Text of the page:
joss on women

Joss Whedon on the gender inequality

How did more than half the people in the world come out incorrectly? I have spent a good part of my life trying to do that math, and I’m no closer to a viable equation. And I have yet to find a culture that doesn’t buy into it. Women’s inferiority – in fact, their malevolence — is as ingrained in American popular culture as it is anywhere they’re sporting burkhas. I find it in movies, I hear it in the jokes of colleagues, I see it plastered on billboards, and not just the ones for horror movies. Women are weak. Women are manipulative. Women are somehow morally unfinished. (Objectification: another tangential rant avoided.) And the logical extension of this line of thinking is that women are, at the very least, expendable.

…All I ask is this: Do something. Try something. Speaking out, showing up, writing a letter, a check, a strongly worded e-mail. Pick a cause – there are few unworthy ones. And nudge yourself past the brink of tacit support to action. Once a month, once a year, or just once. If you can’t think of what to do, there is this handy link. Even just learning enough about a subject so you can speak against an opponent eloquently makes you an unusual personage. Start with that.

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3 thoughts on “joss on women

  1. I knew there was a reason I love Joss. It's deeply disturbing to see how socially acceptable misogyny still is — witness the success of the last James Bond flick, which somehow managed to take the misogyny of the series to whole new heights. "The bitch is dead" could be the rallying cry for the New Angry White Man brigade as they rail against their declining power and privilege. A culture that makes THAT one of the most lauded movies of 2006* ain't that far from the Iraqi one beating women to death.

    (*given how badly written, directed and acted the movie was, it also says something about how stupid the culture is)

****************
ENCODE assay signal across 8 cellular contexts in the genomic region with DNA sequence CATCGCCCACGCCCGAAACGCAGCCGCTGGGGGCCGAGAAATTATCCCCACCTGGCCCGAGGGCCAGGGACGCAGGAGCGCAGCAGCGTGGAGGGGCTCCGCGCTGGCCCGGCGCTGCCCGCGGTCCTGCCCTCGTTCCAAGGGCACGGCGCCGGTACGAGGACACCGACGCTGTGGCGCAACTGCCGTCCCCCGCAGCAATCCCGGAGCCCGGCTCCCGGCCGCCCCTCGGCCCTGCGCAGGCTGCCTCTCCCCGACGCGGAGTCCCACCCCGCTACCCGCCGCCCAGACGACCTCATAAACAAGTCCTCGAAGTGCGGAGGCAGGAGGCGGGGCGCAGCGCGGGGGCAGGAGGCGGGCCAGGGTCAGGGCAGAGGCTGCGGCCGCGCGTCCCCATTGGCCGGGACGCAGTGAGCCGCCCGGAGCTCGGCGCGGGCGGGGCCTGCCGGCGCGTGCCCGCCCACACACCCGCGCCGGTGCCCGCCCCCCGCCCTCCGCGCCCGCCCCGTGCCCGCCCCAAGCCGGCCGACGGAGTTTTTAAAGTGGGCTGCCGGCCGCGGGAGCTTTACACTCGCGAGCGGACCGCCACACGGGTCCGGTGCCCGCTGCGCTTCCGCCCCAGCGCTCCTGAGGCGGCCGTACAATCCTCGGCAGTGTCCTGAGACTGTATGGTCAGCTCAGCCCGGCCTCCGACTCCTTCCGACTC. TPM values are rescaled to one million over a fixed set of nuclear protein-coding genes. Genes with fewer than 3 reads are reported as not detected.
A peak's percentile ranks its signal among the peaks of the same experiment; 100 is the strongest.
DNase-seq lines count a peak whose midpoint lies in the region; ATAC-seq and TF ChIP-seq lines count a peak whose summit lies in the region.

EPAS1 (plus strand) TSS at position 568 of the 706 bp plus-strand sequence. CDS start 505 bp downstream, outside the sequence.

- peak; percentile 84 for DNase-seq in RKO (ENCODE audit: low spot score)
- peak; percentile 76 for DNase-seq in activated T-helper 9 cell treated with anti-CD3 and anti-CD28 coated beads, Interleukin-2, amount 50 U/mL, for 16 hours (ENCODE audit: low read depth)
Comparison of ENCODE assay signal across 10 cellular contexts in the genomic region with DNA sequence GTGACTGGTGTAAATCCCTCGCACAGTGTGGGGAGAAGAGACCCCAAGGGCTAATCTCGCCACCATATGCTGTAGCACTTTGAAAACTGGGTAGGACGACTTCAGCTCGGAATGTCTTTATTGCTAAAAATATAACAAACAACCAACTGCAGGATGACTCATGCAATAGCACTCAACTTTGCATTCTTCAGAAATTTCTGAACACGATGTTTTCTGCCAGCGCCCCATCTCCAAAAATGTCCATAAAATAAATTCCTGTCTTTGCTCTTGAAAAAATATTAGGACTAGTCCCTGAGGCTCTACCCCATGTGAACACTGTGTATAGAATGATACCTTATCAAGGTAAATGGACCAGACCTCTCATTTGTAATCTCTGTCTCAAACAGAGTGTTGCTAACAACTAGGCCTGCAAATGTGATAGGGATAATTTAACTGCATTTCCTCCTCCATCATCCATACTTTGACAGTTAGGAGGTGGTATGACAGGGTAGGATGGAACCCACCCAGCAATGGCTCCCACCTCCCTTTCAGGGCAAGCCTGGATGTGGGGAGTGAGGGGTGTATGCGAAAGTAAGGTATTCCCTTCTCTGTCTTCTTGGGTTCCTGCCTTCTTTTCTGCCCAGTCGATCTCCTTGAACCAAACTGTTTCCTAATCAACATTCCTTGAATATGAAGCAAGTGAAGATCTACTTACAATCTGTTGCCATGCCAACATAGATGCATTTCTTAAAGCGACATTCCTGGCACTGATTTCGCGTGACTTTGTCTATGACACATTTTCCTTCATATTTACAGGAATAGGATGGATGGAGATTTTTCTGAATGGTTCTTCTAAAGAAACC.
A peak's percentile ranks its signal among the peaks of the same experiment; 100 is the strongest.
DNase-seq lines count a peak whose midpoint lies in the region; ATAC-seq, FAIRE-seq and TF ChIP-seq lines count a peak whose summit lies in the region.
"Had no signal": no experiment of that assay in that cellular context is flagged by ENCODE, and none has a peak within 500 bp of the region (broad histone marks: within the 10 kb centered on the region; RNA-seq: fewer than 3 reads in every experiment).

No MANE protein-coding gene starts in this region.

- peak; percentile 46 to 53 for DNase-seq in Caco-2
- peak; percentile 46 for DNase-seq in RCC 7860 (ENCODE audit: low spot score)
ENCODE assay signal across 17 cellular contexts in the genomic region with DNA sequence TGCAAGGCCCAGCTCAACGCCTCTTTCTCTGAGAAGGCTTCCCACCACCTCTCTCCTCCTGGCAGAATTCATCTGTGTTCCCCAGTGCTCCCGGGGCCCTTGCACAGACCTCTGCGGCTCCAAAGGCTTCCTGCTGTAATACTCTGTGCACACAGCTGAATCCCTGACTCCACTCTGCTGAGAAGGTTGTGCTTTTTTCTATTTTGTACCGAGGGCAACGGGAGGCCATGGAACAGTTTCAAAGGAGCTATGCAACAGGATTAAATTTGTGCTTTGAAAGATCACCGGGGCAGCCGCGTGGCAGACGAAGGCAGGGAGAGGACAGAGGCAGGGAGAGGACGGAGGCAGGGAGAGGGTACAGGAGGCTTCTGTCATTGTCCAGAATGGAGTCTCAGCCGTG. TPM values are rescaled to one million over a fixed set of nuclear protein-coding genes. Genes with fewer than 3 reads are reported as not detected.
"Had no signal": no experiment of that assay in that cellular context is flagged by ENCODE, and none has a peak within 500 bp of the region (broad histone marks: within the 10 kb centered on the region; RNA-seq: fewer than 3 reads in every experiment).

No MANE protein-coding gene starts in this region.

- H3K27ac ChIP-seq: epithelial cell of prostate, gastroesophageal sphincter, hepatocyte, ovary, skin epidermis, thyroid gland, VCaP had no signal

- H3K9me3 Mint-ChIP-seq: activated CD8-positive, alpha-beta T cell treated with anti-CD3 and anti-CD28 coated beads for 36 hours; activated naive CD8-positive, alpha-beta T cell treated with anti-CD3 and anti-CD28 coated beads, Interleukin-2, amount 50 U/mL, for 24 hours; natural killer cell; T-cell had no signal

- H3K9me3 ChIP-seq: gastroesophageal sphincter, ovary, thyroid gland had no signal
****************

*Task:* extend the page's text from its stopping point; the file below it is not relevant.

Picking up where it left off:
2. It's absolutely everywhere. There's an ad on the local tv network at the moment where the woman chucks up a ruckus about her husband cutting down a tree: not because she cares about the tree, but because she wants him to bring her flowers "spontaneously". I nearly have no teeth left from grinding them over that ad alone.

    Vern points out another sterling Joss moment that stuck with her:

    Question: Why do you write about strong women?
    Whedon: Because you have to ask that question.

  3. On the strong woman front, all you have to do is think of one of the US's current presidential hopefuls — Hillary Clinton. She's polite and mostly soft-spoken, but willing to speak firmly (well, when polls allow. She's a slippier eel than her husband, that way). She certainly is less rude and in your face than, say, Rudy "9/11 9/11 did I mention 9/11 eek a Muslim!" Guiliani. Result? He's "plain-spoken" and "tells it like it is." She's a bitch.

    The quote you gave reminds me of a bit I heard about Miyazaki and why so many of his movies feature young women protags. He talked about how he saw so many young girls, and they'd be full of hope and energy and belief in themselves. And then he'd see them grow up and lose that confidence, so he tries to make his movies to tell the young girls they are strong. It made me love the guy even more, and also made me want to cry.

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